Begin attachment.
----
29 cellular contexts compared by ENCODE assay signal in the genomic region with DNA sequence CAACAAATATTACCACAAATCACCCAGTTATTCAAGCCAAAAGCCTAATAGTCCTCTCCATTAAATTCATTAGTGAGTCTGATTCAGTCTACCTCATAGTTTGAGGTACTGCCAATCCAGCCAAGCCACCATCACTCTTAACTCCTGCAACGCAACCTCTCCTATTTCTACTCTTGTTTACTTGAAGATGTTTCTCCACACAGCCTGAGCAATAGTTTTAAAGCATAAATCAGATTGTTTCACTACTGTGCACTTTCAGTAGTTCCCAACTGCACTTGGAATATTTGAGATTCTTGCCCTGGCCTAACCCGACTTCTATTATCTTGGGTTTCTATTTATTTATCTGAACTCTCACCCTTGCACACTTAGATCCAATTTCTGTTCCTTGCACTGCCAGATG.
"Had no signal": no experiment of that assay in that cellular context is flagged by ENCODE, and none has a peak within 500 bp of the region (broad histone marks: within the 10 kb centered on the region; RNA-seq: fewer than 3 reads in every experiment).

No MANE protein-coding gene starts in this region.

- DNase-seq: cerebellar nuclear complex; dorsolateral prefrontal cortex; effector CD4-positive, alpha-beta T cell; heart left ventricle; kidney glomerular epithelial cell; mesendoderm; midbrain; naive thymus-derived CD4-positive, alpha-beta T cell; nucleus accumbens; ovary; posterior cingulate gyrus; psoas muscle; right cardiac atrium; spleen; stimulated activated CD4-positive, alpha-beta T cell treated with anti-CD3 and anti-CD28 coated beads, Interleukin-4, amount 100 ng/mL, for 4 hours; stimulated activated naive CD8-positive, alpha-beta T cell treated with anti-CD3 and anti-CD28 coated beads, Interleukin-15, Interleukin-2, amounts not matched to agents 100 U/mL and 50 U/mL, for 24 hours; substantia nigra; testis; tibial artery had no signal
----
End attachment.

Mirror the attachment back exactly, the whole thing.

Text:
29 cellular contexts compared by ENCODE assay signal in the genomic region with DNA sequence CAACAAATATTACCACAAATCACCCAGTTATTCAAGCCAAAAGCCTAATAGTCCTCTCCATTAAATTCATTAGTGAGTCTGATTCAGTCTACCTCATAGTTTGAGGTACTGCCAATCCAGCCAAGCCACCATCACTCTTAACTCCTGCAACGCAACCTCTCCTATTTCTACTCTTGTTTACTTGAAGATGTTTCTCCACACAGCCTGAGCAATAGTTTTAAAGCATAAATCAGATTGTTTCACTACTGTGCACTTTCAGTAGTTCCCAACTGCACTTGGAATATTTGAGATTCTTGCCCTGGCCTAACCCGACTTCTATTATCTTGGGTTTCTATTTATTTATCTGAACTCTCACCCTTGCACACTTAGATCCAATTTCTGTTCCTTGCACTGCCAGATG.
"Had no signal": no experiment of that assay in that cellular context is flagged by ENCODE, and none has a peak within 500 bp of the region (broad histone marks: within the 10 kb centered on the region; RNA-seq: fewer than 3 reads in every experiment).

No MANE protein-coding gene starts in this region.

- DNase-seq: cerebellar nuclear complex; dorsolateral prefrontal cortex; effector CD4-positive, alpha-beta T cell; heart left ventricle; kidney glomerular epithelial cell; mesendoderm; midbrain; naive thymus-derived CD4-positive, alpha-beta T cell; nucleus accumbens; ovary; posterior cingulate gyrus; psoas muscle; right cardiac atrium; spleen; stimulated activated CD4-positive, alpha-beta T cell treated with anti-CD3 and anti-CD28 coated beads, Interleukin-4, amount 100 ng/mL, for 4 hours; stimulated activated naive CD8-positive, alpha-beta T cell treated with anti-CD3 and anti-CD28 coated beads, Interleukin-15, Interleukin-2, amounts not matched to agents 100 U/mL and 50 U/mL, for 24 hours; substantia nigra; testis; tibial artery had no signal